At Last! A Scientist Admits The Science Is Wrong

Unfortunately it is not a climate scientists or one of those wankers who likes to tell us a few beers or a tasty meal are bad for us, but it’s a start.

A new way of calculating the notorious Body Mass Index (BMI) has been proposed – but does it really solve any of the BMI’s well-known problems?

BMI you may remember is the scientific measure of weight to height ratio that pronounced Arnold Schwartzenegger obese when he made Terminator and Mike Tyson obses when he was at his peak as World Heavyweight boxing Champion.

How often have we heard similar tales of the stupid prouncements made by doctors and health experts who put to much faith in ‘science’ (i.e, meaningless statistics) and ignore the evidence that is STARTING THEM IN THE FUCKING FACE! Like; Brad Pitt at the time of Fight Club, and England rugby player Jonny Wilkinson in his prime, were “overweight” – according to their BMI?

Any system that tells people whether they are “normal”, “underweight”, “overweight” or “obese” is bound to be controversial, but the obvious weakness of the BMI is that it doesn’t distinguish between fat and muscle, let alone between people with high or low muscle density or the numerous other variations that make us indichuffingviduals.

First devised by Adolphe Quetelet more than 150 years ago, BMI is calculated by taking your weight (in kilograms) and dividing it by your height squared (in metres).

Put simply, it is nothing more than a way to compare the weights of groups of people of different heights.

But mathematician Nick Trefethen, Professor of Numerical Analysis at Oxford University, thinks that the old formula is wrong, as he explained in a letter to the Economist newspaper published earlier this month. His letter to the Editor began,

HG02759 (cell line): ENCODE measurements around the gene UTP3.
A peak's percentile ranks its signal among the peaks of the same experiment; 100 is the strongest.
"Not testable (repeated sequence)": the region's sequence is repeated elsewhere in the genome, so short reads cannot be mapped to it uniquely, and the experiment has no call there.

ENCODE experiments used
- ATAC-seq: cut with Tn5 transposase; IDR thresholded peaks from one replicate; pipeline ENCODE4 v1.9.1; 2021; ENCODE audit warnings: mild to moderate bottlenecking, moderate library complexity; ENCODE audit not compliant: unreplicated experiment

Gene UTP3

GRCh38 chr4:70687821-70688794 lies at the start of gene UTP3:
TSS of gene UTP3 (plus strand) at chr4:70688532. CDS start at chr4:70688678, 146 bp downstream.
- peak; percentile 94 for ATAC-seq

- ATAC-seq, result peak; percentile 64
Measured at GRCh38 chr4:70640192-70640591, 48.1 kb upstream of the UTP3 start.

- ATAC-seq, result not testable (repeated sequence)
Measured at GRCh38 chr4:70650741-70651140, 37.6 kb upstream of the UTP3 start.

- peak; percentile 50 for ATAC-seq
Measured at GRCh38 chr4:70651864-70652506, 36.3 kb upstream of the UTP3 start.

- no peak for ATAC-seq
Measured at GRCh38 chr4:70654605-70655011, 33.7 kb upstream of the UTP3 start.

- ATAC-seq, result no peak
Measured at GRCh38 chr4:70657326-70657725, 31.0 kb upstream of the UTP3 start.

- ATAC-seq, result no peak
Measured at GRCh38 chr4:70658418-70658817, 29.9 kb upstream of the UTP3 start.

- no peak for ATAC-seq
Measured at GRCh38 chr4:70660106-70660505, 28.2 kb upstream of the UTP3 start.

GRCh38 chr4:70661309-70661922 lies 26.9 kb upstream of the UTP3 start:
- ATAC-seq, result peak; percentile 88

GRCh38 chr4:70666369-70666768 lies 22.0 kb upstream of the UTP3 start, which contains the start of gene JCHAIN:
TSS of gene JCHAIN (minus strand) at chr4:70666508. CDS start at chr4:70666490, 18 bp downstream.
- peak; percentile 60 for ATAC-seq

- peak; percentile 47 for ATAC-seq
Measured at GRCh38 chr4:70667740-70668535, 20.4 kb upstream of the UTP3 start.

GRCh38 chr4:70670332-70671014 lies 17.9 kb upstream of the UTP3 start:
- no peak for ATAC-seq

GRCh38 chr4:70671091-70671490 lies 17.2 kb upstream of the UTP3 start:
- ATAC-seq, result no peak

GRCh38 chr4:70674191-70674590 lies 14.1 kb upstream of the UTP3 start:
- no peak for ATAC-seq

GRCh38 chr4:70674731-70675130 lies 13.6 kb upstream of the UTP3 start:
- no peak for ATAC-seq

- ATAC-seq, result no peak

Sir, The body-mass index that you (and the National Health Service) count on to assess obesity is a bizarre measure… As a consequence of this ill-founded definition, millions of short people think they are thinner than they are, and millions of tall people think they are fatter.

Actually he is wrong (but he’s a mathematician so we would expect no less. It has long been known that stocky, thick set, heavily muscled people are disadvantaged bt the flawed measure

Prof. Trefethen does however make a good point when he remarks that government pokenoses and medical ‘professionals’ have put too much trust in it in part because it looks so precise – like, say, Einstein’s famous equation E=MC² (which everyone knows is bollocks because multiplying mass by speed and getting the answer in energy is like multiplying apples by eggs and getting the answer in sardines).

Treftethen misses an opportunity to show a little sanity, he says “That’s an equation of physics and it’s really right. The BMI formula looks similar. It seems to have the same character but it doesn’t reflect a precise truth about our world, it’s an approximation to a very complicated reality,”.

With that in mind he has proposed a new formula: 1.3 x weight, divided by height to the power 2.5. Huh? That’s crazier than the old one.

Prof Trefethen Explains his formula